To what extent is medical practice still the prerogative of medical doctors?
Doctors and earlier healers have always relied on the assistance of other practitioners. In their legitimate privilege to act medically, doctors were assisted by either nonphysician health care providers, specifically nursing personnel, or by trainees of their own profession. The diversity of nonphysician health care providers has increased in the past decades. The privilege to act medically, granted by legislation and by insurance reimbursement, is gradually being shared with professionals without an MD degree, such as midwives, nurse practitioners, physician assistants, and many more. This urges us to rethink what sets the medical doctor apart from other skilled health care workers.
How must international medical graduates be recognized?
The Netherlands recently introduced requirements for international medical graduates (IMGs), derived from standards of the U.S. Educational Commission for Foreign Medical Graduates,34 and saw a dramatic decrease in the number of accepted IMGs. Failure to meet MD diploma-level requirements by experienced foreign medical specialists is a major obstacle to licensure in a new country, second only to difficulties meeting language and cultural standards.35 This leaves one wondering how important these general requirements are for a skillful specialist. It would be much easier if experienced specialists could be acknowledged for all relevant specialty-specific knowledge and skills, without first meeting the knowledge and skills requirements of an undergraduate medical degree in their new country.
Is the medical profession becoming an occupation?
Societal change in Western countries impacts professional identity in medicine. Duty hours restrictions in residency training (48 per week in EU countries, 80 in the United States) may be justified by arguments of patient safety and protection of residents.36 A more likely explanation of this culture change may be the fundamental wish of citizens to get more out of life beyond having just one full-time professional identity, which is reflected in increased desire to work part-time as a doctor37 while excelling in multiple domains. New generations want to multitask. While many physicians do combine clinical work with research, education, and other duties, being a doctor seems to become more and more an occupation conducted in specified hours, rather than a full-time identity.38 Professional identity formation has recently been stressed as an important aim to be restored in medical education.19 This call for reform may well be a reaction upon an actual decrease of the traditional identity concept of the medical doctor.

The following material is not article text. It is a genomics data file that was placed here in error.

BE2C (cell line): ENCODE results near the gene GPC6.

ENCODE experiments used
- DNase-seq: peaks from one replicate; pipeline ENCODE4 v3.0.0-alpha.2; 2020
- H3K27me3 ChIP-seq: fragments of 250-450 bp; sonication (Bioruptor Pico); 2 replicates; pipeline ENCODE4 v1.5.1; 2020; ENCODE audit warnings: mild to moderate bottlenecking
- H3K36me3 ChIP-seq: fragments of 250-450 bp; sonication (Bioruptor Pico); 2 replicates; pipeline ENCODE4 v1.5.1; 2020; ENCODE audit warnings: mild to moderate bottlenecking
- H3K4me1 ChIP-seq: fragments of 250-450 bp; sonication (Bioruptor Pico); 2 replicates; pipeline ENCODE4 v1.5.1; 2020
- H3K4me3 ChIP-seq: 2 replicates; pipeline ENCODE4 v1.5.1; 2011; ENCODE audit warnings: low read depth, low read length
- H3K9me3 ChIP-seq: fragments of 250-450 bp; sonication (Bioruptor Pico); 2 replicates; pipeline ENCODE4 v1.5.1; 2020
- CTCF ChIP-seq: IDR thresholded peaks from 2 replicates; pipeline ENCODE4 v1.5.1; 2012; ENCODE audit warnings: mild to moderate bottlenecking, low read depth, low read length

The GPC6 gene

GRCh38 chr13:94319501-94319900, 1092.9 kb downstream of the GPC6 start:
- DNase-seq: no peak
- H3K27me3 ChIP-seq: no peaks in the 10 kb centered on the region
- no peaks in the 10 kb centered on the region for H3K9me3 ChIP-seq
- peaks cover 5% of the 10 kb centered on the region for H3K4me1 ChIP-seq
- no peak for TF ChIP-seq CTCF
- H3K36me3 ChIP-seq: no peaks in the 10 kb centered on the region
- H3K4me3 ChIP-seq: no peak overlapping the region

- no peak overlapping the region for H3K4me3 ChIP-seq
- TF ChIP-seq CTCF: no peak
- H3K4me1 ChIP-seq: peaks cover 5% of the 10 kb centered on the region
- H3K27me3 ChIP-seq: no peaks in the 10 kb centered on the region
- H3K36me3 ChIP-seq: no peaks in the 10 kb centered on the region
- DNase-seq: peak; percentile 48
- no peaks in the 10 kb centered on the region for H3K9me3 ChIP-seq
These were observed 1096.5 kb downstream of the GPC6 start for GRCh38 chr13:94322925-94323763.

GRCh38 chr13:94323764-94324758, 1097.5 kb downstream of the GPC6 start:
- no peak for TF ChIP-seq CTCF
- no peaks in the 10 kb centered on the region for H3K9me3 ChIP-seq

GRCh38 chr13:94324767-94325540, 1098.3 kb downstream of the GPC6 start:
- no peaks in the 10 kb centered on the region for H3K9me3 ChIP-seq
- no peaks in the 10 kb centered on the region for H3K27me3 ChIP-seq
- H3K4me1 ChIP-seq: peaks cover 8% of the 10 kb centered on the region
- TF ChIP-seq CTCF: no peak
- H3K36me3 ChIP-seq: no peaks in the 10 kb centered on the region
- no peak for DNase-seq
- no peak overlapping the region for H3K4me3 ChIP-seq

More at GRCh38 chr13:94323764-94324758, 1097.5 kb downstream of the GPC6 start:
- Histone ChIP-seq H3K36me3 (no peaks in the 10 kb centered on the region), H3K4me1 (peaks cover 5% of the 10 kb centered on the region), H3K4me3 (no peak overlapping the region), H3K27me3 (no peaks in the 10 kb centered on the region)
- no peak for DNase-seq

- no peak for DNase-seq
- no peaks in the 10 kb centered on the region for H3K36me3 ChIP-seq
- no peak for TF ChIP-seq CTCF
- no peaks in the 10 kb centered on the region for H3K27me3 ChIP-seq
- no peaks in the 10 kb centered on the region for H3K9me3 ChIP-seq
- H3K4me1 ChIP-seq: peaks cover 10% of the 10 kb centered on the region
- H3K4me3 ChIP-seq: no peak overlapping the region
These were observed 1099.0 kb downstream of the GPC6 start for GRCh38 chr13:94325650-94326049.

Is It Time to Rethink the Medical Degree?
The undergraduate medical degree, bestowed on the medical doctor and linked to a license to practice, may have enjoyed its longest life as a universally recognized and clear label of healers in society. While students will keep enrolling in medical schools, we might need to redefine what exactly they are trained for. That single magical moment of licensing that grants the autonomous privilege to practice medicine seems a ritual of the past rather than having much practical significance for the future.
So then, what is the university-trained “medical doctor”? This is not a trivial question. If we cannot define what a medical doctor is, then the identity of millions of professionals is unclear. Flight attendants calling, “Is there a doctor present?” hope to keep receiving responses from qualified medical personnel. It would be highly disruptive if we stopped having a uniform profession called “medical doctor” encompassing all specialties.
There is no easy answer to the questions posed, but one way to redefine the medical degree is to not just list knowledge, skills, attitudes, and competencies but to actually analyze what tasks we want graduates to be able to do. A portfolio of mastered and well-documented core entrustable professional activities for entering residency (rather than for independent practice), such as those recently presented by the Association of American Medical Colleges,39 could be an approach to this redefinition. When carefully formulated, these may privilege learners, even within an educational trajectory, to start bearing specific critical health care responsibilities, and help build their identity as medical practitioners. This may be close to what medical professionals have always been expected to do for patients throughout history, with or without the medical degree.
Acknowledgments: The author is grateful for the discussion of this topic during the 2013 meetings of the International Network of Clinician Educators and of the South East Faculty of Clinical Educators Symposium, and to Dr. Carrie Chen from the University of California, San Francisco, for her language suggestions on an earlier version of this text.